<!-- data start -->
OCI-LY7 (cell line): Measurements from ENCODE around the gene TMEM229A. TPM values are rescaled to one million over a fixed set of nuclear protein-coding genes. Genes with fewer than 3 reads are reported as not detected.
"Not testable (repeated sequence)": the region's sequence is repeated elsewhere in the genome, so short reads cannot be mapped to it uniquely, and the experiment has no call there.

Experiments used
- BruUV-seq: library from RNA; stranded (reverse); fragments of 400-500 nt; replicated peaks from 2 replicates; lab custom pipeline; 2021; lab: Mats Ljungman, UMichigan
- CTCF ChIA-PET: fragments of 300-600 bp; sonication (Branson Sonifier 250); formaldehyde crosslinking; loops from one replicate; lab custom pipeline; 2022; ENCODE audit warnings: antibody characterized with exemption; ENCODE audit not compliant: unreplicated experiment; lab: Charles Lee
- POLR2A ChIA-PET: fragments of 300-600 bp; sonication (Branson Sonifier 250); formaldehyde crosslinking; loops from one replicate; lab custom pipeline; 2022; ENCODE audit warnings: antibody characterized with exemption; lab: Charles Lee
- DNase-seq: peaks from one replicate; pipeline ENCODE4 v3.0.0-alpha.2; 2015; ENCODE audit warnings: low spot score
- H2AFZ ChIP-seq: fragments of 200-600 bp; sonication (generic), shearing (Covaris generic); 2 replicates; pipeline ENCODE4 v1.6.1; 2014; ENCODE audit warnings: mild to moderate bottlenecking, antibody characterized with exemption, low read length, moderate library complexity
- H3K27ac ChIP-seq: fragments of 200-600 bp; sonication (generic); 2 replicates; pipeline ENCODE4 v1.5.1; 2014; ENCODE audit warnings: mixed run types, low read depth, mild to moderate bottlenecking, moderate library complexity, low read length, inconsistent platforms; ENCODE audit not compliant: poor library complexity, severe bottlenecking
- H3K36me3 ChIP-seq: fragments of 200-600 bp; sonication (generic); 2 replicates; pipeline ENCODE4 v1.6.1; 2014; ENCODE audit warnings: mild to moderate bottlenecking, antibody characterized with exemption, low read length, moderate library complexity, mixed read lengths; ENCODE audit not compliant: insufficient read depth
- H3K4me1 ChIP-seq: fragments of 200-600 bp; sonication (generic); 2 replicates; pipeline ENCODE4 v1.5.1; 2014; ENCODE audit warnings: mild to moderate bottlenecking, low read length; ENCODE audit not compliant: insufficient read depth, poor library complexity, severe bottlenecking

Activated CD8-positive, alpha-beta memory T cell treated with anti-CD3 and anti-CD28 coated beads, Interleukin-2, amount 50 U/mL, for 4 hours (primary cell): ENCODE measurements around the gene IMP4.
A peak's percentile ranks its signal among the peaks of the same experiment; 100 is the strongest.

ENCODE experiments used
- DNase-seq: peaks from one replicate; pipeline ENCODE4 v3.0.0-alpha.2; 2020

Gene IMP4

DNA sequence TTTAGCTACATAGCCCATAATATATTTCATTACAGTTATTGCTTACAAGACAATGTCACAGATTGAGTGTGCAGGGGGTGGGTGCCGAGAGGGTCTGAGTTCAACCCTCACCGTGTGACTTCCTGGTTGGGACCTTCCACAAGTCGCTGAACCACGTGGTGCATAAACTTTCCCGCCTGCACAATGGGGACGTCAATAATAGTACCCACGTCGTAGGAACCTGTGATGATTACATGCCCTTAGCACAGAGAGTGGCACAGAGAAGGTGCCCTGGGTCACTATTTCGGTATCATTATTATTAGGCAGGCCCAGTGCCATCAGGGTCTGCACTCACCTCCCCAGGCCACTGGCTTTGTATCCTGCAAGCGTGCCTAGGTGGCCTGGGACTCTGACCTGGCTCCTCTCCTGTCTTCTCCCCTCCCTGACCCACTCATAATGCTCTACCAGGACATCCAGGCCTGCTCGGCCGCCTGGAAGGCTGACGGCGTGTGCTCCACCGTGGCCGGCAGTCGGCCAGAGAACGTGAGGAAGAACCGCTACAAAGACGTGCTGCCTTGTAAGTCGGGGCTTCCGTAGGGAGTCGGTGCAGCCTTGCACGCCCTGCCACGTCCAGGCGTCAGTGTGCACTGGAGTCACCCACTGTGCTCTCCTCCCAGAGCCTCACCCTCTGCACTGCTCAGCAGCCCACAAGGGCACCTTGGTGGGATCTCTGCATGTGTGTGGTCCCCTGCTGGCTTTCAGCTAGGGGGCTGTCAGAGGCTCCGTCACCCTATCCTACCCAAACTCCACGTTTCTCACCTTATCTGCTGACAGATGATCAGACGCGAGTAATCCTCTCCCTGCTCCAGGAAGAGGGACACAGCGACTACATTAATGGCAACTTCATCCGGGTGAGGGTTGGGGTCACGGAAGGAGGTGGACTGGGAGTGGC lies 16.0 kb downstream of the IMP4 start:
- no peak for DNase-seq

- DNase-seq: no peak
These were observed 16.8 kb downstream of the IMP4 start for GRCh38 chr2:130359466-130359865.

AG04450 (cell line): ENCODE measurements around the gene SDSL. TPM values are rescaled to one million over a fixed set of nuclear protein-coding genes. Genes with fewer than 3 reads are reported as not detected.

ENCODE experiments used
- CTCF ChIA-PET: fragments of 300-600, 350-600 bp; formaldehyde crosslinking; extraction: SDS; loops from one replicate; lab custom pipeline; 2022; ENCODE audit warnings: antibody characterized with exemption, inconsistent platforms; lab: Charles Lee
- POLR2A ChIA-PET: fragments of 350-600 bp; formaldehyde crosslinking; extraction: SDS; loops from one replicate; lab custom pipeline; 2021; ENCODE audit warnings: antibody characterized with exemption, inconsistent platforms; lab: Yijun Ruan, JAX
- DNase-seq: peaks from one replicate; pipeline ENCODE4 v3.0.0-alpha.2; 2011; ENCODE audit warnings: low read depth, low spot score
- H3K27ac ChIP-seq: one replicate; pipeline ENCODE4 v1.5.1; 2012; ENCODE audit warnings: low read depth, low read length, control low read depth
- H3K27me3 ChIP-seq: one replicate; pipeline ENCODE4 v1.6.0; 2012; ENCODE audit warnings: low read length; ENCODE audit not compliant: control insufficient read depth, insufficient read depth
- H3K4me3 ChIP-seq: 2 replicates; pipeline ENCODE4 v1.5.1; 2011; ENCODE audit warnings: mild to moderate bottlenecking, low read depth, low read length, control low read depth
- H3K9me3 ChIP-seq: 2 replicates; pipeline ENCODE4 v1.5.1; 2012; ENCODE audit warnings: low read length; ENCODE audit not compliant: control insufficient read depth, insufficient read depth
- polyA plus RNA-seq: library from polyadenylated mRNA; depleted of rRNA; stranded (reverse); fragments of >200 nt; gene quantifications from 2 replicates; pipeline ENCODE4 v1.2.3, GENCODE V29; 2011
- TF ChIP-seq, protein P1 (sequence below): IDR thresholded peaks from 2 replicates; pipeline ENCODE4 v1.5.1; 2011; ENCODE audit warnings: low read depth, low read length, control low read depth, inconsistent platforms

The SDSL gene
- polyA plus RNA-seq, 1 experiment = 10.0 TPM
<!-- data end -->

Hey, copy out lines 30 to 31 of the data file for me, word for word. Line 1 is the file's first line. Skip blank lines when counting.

- polyA plus RNA-seq: library from polyadenylated mRNA; depleted of rRNA; stranded (reverse); fragments of >200 nt; gene quantifications from 2 replicates; pipeline ENCODE4 v1.2.3, GENCODE V29; 2011
- TF ChIP-seq, protein P1 (sequence below): IDR thresholded peaks from 2 replicates; pipeline ENCODE4 v1.5.1; 2011; ENCODE audit warnings: low read depth, low read length, control low read depth, inconsistent platforms